WE have seen in the last chapter that whatever interests primitive man, whatever makes him feel strongly, he tends to re-enact. Any one of his manifold occupations, hunting, fighting, later ploughing and sowing, provided it be of sufficient interest and importance, is material for a dromenon or rite. We have also seen that, weak as he is in individuality, it is not his private and personal emotions that tend to become ritual, but those that are public, felt and expressed officially, that is, by the whole tribe or community. It is further obvious that such dances, when they develop into actual rites, tend to be performed at fixed times. We have now to consider when and why. The element of fixity and regular repetition in rites cannot be too strongly emphasized. It is a factor of paramount importance, essential to the development from ritual to art, from dromenon to drama.
The two great interests of primitive man are food and children. As Dr. Frazer has well said, if man the individual is to live he must have food; if his race is to persist he must have children. "To live and to cause to live, to eat food and to beget children, these were the primary wants of man in the past, and they will be the primary wants of men in the future so long as the world lasts." Other things may be added to enrich and beautify human life, but, unless these wants are first satisfied, humanity itself must cease to exist. These two things, therefore, food and children, were what men chiefly sought to procure by the performance of magical rites for the regulation of the seasons. They are the very foundation-stones of that ritual from which art, if we are right, took its rise. From this need for food sprang seasonal, periodic festivals. The fact that festivals are seasonal, constantly recurrent, solidifies, makes permanent, and as already explained (p. 42), in a sense intellectualizes and abstracts the emotion that prompts them.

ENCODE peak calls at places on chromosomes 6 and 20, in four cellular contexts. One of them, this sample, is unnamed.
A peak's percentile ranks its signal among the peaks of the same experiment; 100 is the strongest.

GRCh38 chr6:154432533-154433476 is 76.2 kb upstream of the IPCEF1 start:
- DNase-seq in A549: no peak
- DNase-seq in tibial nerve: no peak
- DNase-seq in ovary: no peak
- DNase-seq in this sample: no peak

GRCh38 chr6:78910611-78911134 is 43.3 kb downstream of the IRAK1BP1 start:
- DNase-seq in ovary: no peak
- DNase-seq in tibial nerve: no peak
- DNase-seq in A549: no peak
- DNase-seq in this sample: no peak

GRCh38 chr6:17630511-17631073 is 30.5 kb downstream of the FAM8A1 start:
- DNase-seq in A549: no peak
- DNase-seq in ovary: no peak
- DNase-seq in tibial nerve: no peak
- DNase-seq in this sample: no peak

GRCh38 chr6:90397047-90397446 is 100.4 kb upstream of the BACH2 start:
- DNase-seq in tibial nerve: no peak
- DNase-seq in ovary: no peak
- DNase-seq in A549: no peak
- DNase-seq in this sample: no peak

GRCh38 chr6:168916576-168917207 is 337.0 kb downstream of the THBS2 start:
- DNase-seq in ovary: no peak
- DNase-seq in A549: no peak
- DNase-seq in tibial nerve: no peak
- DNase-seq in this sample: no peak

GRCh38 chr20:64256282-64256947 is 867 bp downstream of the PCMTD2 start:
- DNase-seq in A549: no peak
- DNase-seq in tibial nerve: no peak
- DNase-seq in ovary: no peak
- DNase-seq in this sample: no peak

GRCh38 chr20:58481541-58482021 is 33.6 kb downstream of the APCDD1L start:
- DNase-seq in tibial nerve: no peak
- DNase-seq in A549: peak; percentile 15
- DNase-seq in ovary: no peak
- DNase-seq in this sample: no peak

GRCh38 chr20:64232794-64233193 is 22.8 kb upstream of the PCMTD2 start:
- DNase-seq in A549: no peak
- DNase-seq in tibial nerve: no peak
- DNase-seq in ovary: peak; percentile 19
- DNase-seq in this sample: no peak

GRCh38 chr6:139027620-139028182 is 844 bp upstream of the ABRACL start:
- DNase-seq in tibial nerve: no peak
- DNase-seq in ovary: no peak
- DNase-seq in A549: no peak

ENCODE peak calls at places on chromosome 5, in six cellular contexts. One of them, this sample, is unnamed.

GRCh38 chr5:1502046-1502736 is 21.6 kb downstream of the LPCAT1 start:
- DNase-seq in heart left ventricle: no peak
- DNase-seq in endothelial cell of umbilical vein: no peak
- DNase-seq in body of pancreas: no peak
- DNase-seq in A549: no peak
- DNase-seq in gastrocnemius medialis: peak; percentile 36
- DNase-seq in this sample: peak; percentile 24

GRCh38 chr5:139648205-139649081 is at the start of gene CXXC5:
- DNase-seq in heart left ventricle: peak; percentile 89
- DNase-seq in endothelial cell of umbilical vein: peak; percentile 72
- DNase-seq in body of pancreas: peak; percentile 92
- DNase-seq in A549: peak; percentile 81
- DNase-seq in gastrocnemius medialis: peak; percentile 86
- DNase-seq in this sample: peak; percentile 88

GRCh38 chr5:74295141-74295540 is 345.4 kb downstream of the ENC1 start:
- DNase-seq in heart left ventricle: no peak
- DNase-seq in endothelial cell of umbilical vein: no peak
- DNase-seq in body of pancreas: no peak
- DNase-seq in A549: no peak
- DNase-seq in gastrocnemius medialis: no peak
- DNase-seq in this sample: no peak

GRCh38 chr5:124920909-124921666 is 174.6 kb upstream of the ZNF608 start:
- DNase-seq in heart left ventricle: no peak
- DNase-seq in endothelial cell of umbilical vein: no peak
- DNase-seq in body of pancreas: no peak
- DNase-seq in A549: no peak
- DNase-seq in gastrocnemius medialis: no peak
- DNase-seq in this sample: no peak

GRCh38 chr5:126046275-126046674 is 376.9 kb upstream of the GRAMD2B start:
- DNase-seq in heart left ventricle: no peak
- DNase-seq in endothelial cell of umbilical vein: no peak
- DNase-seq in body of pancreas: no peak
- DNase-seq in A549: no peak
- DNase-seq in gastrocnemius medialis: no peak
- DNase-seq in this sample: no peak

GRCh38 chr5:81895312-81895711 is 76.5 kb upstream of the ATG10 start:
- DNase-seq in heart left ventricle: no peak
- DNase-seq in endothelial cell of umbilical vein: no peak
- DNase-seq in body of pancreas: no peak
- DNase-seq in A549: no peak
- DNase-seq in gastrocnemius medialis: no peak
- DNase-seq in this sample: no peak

The seasons are indeed only of value to primitive man because they are related, as he swiftly and necessarily finds out, to his
food supply. He has, it would seem, little sensitiveness to the æsthetic impulse of the beauty of a spring morning, to the pathos of autumn. What he realizes first and foremost is, that at certain times the animals, and still more the plants, which form his food, appear, at certain others they disappear. It is these times that become the central points, the focuses of his interest, and the dates of his religious festivals. These dates will vary, of course, in different countries and in different climates. It is, therefore, idle to attempt a study of the ritual of a people without knowing the facts of their climate and surroundings. In Egypt the food supply will depend on the rise and fall of the Nile, and on this rise and fall will depend the ritual and calendar of Osiris. And yet treatises on Egyptian religion are still to be found which begin by recounting the rites and mythology of Osiris, as though these were primary, and then end with a corollary to the effect that these rites and this calendar were "associated" with the worship of Osiris, or, even worse still, "instituted by" the religion of Osiris. The Nile regulates the food supply of Egypt, the monsoon that of certain South Pacific islands;